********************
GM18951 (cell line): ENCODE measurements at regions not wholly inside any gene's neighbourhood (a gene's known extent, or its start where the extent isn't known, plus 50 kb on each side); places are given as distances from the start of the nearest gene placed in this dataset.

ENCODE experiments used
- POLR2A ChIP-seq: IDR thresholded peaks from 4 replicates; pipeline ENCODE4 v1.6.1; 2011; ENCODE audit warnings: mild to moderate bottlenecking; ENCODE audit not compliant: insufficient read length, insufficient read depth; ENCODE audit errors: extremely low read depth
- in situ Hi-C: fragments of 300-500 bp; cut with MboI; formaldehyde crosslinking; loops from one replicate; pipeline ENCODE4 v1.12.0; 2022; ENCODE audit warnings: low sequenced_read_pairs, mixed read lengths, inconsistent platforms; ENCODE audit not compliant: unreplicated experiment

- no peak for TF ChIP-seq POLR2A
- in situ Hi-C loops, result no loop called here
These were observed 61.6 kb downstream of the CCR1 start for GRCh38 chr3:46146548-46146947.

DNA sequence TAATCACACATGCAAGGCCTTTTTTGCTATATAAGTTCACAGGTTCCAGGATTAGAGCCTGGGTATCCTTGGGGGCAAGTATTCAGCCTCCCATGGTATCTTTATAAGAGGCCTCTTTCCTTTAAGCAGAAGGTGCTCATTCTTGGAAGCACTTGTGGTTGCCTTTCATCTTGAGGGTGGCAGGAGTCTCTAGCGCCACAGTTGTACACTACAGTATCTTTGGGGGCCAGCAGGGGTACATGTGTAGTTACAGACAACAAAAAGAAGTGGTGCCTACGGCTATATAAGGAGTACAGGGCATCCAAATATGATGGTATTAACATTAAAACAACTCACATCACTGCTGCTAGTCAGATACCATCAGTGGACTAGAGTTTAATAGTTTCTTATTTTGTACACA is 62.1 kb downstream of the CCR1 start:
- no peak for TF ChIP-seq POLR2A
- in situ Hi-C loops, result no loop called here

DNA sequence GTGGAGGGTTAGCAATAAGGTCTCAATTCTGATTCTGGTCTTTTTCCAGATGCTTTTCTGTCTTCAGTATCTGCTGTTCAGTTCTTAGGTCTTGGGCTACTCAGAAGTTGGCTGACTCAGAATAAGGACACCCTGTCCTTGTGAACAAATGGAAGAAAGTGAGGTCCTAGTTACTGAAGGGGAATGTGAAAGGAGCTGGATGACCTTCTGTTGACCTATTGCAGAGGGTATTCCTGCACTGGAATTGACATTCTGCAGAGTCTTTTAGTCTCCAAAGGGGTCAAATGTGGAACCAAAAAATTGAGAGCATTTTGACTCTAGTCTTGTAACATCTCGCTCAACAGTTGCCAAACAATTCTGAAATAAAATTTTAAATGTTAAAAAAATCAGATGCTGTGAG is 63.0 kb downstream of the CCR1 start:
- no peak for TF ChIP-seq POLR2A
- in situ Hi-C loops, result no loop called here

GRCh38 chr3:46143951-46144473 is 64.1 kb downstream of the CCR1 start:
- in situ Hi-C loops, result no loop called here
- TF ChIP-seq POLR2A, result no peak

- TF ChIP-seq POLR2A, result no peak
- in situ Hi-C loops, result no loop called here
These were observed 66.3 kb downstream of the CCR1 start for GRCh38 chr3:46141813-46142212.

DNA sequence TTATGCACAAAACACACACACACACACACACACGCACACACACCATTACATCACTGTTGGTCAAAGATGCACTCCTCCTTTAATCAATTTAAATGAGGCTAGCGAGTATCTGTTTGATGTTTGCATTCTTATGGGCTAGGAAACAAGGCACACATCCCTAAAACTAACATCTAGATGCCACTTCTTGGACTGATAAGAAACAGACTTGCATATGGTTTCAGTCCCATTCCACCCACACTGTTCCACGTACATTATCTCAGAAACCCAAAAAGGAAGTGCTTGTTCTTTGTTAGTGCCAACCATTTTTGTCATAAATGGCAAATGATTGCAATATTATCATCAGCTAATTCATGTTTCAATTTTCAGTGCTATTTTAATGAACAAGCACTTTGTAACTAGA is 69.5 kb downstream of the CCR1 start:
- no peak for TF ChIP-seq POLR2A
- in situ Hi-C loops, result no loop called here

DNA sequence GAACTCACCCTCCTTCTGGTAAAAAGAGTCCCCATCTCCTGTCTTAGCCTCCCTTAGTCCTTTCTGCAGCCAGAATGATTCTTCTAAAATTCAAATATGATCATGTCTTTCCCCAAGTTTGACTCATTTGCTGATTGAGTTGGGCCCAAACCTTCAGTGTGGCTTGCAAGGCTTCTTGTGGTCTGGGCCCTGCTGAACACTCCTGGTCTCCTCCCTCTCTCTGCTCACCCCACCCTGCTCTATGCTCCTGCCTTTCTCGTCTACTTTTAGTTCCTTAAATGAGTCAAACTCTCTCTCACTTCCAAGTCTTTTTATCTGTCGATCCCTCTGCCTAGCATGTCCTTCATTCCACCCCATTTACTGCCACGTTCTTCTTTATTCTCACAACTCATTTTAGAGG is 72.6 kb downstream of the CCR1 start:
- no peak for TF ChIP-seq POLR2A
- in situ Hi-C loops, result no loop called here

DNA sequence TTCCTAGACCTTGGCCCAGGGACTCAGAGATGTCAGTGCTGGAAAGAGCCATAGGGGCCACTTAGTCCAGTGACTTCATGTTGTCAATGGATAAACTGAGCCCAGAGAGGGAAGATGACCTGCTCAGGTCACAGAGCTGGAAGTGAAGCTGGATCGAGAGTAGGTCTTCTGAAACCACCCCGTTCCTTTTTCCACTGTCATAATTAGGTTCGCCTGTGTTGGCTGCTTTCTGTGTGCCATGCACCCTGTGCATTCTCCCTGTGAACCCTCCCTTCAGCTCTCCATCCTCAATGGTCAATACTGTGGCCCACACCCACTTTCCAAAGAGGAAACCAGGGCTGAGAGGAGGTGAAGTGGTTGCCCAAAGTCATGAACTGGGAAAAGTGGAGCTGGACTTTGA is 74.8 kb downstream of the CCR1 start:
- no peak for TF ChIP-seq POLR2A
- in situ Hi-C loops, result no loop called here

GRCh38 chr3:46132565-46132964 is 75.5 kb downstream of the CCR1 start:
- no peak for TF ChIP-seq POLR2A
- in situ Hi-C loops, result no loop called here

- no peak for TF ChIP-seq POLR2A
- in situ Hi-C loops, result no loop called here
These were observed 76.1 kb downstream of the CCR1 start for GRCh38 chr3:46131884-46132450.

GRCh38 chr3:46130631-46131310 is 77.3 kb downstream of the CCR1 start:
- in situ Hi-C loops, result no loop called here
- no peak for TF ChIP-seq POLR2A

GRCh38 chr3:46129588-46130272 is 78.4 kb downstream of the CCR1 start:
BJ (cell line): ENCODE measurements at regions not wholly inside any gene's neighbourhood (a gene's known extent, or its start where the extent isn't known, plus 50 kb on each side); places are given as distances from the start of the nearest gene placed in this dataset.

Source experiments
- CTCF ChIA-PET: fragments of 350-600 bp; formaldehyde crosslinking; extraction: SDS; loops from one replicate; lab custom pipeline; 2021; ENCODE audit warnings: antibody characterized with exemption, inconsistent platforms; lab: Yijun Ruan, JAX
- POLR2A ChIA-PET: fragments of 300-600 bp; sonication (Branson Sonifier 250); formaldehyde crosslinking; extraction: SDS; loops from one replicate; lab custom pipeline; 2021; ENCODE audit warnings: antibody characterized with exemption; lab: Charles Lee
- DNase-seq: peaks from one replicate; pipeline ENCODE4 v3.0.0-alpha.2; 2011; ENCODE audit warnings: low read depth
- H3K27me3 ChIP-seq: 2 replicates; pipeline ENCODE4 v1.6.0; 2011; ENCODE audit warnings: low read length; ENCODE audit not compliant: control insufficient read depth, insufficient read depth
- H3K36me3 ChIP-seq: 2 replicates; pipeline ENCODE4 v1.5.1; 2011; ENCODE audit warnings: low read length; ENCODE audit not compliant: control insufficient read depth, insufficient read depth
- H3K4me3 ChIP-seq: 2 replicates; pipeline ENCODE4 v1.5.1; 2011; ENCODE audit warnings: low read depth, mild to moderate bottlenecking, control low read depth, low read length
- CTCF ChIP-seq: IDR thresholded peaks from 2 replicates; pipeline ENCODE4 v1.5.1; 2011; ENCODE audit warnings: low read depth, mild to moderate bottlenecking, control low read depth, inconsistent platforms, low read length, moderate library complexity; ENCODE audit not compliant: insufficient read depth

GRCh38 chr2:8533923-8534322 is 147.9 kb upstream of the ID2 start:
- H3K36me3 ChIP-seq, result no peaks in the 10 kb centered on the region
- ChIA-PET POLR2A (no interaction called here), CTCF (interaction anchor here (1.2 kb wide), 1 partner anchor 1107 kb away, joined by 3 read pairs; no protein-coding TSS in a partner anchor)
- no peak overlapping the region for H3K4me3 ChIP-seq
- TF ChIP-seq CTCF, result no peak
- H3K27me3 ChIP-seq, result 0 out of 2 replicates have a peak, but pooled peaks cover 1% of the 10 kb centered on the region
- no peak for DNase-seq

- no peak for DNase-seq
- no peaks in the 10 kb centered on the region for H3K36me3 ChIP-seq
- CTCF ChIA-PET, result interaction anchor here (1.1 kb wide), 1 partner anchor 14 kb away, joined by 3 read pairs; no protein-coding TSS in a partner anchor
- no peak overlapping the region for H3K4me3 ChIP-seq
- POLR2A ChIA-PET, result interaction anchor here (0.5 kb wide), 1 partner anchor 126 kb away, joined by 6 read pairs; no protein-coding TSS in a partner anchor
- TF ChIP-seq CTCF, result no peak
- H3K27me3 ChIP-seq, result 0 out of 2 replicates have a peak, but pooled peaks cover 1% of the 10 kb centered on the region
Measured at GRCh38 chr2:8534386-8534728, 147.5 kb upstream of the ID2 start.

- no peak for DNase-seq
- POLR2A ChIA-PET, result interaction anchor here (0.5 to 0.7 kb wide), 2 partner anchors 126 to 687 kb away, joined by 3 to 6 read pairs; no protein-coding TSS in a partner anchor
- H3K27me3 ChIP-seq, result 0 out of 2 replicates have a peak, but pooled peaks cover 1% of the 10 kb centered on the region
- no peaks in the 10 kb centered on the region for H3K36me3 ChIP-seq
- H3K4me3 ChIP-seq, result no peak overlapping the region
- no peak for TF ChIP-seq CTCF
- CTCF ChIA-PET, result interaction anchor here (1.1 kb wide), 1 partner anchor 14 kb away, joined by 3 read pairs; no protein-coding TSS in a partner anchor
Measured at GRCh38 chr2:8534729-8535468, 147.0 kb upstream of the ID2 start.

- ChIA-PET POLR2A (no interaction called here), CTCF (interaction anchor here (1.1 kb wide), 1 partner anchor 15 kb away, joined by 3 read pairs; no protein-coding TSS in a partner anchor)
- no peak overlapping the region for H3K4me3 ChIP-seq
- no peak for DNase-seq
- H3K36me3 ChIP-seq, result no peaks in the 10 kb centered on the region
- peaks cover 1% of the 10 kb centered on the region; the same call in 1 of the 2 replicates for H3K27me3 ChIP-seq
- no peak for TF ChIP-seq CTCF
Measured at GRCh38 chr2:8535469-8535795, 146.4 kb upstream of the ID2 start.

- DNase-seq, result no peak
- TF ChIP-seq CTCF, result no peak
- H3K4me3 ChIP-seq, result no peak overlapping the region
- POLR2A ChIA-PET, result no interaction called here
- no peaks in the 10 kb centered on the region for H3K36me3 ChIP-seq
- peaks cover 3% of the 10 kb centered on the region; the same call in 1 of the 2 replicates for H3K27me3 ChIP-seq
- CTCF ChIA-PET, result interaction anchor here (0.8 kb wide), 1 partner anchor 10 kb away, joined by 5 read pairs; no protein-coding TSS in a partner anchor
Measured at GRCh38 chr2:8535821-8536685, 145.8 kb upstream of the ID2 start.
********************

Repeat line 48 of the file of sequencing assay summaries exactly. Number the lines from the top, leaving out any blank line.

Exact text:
GRCh38 chr2:8533923-8534322 is 147.9 kb upstream of the ID2 start: